I referenced a couple of books that I wanted to relay here. Anderson’s book is the best source for understanding Kanban. Poppendieck’s book contains very good information about value streams and funding models (product development).
Monday, June 21, 2010
I failed to mention the local Limited WIP Society chapter (http://groups.google.com/group/limitedwipsocietykc) during my talk. If you are interested in participating in the continuing discussion with other local Lean and Kanban practitioners, then join the mailing list. We try to meet on a monthly basis for a casual lunch or dinner.
Thanks for the interest in Kanban!
Wednesday, June 16, 2010
Interesting in attending? It's free! They will feed you (free again) twice during the day. And there are some great speakers. Register here: http://kcdc.eventbrite.com/
My talk will be a variation of my presentation for the Lean Software and Systems Conference in April. Attend the conference, enjoy the networking opportunity, and ask me some tough questions!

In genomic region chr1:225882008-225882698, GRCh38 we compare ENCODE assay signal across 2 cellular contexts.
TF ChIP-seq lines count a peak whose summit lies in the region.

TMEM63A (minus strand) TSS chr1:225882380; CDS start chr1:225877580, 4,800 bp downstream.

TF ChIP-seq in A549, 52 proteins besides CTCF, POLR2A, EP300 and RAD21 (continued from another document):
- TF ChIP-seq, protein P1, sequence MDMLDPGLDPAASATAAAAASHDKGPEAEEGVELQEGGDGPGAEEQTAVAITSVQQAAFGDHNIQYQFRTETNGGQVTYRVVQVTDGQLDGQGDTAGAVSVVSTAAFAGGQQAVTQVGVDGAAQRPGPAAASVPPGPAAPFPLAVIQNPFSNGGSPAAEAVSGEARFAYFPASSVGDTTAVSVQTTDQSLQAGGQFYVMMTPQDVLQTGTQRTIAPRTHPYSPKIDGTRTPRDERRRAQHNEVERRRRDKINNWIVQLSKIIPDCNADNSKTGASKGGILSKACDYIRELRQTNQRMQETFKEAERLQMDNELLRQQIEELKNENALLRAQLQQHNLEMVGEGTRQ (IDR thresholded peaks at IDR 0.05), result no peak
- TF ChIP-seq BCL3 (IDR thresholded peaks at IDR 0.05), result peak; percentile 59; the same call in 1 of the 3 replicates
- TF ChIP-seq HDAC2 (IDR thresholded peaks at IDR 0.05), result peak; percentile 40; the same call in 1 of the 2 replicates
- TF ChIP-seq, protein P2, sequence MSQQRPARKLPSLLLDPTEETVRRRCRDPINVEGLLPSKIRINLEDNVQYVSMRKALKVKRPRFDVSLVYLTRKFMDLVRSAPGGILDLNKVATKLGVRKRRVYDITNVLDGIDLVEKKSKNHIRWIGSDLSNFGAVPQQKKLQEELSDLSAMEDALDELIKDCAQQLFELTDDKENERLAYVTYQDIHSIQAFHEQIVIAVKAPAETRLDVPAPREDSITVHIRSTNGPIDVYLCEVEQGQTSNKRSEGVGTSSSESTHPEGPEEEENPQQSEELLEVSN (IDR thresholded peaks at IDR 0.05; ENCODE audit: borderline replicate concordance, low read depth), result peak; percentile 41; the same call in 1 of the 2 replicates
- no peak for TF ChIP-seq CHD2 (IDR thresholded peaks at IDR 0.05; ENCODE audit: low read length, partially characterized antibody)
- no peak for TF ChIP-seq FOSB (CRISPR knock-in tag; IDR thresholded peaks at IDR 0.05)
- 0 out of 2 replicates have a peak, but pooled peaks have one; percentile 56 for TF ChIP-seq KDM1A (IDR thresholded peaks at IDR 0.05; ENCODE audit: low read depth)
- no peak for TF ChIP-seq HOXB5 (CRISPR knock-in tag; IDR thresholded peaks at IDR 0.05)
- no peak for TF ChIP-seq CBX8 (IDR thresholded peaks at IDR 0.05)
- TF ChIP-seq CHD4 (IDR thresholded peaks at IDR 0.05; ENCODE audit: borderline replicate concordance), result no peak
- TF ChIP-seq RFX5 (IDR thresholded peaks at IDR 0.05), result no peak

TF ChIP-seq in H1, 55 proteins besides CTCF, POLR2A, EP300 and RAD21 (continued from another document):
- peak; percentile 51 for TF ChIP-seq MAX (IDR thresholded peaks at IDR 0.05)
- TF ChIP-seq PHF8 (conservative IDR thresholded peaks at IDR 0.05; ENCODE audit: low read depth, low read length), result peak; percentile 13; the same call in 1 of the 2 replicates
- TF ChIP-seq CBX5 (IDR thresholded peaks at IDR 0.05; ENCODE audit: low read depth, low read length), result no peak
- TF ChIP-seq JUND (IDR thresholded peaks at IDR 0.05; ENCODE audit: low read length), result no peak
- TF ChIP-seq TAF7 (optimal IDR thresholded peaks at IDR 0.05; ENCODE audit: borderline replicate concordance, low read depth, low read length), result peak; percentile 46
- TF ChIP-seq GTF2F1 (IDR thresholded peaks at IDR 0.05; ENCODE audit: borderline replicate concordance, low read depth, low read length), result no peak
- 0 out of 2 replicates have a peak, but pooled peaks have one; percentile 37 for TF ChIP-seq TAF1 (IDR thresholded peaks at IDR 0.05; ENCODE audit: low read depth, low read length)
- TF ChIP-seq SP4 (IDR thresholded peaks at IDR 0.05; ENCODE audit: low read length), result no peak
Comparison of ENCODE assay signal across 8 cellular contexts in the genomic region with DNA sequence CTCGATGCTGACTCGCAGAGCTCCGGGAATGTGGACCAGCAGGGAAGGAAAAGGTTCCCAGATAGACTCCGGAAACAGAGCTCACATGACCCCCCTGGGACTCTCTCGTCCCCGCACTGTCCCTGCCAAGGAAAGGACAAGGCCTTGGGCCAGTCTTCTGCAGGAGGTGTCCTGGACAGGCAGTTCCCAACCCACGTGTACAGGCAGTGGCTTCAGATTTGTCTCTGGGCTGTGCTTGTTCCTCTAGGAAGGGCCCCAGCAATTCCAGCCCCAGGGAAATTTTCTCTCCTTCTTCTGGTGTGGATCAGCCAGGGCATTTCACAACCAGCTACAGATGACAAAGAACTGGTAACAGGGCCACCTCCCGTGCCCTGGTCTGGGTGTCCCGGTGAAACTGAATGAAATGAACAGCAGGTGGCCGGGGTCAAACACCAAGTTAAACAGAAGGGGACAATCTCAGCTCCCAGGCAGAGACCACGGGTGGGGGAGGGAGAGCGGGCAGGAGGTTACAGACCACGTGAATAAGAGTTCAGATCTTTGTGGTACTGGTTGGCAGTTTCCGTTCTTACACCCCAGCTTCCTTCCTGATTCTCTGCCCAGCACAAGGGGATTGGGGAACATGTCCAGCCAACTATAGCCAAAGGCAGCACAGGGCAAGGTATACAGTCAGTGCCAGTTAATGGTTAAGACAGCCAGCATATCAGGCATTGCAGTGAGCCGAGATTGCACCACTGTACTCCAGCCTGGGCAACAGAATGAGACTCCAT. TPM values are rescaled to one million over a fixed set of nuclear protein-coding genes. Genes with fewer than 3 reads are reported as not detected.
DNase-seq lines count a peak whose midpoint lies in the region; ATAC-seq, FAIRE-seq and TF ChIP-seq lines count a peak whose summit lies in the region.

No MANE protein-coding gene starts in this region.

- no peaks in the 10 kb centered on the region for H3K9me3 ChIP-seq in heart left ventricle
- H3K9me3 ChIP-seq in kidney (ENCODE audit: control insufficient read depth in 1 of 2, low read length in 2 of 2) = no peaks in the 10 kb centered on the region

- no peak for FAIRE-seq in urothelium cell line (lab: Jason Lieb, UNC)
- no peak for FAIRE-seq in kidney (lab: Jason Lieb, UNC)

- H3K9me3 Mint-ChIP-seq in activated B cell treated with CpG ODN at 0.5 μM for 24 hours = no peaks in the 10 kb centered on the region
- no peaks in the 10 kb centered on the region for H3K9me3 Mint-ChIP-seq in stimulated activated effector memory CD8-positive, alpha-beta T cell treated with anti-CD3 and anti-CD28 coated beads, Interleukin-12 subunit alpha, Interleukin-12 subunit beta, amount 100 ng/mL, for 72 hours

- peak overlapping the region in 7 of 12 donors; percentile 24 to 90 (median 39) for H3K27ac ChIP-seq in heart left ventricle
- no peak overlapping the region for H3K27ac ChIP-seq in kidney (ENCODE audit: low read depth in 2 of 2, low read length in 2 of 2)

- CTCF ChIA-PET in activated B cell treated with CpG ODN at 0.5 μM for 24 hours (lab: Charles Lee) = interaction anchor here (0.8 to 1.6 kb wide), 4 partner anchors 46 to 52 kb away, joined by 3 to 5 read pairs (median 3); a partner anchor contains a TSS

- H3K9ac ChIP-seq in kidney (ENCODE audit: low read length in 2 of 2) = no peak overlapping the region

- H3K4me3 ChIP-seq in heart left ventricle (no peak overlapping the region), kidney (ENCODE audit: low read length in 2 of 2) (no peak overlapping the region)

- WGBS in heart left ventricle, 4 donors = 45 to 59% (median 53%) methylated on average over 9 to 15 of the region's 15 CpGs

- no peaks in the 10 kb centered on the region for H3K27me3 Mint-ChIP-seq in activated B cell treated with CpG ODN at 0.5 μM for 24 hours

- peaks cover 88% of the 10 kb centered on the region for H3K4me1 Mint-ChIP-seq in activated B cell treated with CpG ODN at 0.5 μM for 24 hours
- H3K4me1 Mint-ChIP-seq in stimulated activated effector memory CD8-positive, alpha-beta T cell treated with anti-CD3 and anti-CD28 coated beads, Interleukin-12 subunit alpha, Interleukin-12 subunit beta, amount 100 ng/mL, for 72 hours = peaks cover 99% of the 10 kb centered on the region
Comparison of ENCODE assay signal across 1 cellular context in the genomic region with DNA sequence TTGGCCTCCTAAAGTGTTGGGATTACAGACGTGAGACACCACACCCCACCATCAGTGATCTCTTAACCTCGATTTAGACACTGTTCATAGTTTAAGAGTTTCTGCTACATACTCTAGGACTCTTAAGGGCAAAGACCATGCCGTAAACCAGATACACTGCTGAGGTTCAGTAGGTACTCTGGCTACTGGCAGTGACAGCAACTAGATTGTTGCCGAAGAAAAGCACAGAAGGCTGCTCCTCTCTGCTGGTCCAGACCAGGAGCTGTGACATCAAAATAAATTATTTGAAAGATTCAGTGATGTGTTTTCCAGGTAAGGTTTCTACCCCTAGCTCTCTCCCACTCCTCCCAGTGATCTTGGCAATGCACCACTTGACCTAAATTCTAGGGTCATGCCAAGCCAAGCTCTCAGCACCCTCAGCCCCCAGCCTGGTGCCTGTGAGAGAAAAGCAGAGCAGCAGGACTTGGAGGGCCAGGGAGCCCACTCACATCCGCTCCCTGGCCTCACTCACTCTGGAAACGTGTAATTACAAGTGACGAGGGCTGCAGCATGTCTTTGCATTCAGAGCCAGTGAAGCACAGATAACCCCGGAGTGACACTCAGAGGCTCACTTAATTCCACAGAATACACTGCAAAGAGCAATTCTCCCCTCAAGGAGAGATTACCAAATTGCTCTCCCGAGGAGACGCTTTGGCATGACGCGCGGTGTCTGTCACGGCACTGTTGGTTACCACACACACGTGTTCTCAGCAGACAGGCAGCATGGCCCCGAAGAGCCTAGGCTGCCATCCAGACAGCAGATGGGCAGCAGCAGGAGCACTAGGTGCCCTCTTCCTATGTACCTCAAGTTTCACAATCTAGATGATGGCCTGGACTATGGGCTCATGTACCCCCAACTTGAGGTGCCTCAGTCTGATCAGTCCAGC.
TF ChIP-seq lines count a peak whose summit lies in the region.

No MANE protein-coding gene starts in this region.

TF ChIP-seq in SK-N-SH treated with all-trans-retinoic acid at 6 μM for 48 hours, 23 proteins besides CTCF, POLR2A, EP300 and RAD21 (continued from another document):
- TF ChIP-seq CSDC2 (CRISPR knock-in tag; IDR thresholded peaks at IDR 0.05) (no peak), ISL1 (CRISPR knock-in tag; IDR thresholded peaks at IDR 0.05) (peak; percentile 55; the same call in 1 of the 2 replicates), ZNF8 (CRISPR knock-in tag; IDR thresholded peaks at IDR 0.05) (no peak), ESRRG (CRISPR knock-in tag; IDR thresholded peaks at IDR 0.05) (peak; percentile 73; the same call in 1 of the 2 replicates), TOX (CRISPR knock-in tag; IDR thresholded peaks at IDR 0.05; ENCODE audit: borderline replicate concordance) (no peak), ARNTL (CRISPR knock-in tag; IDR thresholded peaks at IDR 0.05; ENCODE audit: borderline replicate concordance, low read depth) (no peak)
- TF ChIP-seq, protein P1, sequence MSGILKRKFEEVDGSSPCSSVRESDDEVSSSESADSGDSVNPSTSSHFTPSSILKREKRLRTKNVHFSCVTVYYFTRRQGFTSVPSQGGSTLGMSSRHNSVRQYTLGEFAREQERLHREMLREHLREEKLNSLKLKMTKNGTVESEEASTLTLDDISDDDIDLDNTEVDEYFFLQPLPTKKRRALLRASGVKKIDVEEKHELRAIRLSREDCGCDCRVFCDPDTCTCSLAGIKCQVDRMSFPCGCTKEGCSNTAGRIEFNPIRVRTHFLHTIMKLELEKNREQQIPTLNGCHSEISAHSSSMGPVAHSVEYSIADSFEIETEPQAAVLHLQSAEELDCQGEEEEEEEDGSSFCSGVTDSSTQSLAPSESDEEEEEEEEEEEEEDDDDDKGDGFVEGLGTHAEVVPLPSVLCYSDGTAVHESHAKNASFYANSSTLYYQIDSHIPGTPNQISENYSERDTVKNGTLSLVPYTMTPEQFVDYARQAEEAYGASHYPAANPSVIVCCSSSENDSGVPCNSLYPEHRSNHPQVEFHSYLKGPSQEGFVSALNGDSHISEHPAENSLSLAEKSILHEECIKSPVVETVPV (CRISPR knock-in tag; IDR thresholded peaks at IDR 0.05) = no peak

Wednesday, April 7, 2010
Also, if you have any feedback on presentation, please let me know through this blog or by email: troyltuttle [at] gmail
Tuesday, March 16, 2010
My talk will be about Kanban for software development. I really enjoy talking software process with an audience primarily made up of software developers. They usually are the most passionate.
Where: Federal Home Loan Bank Topeka
When: April 6, 2010 at 11:30 am
What: Learn about Kanban!
Food: Yes, lunch is provided, but please register to attend.
Wednesday, February 17, 2010
If you work in a corporate structure that seems too dysfunctional or too rigid to adopt agile processes, you may feel helpless in your current role to affect change. Maybe you work on a small team in a command-and-control environment. Maybe you work as a single developer in your own project silo with more work assigned every week than you have the capacity to complete.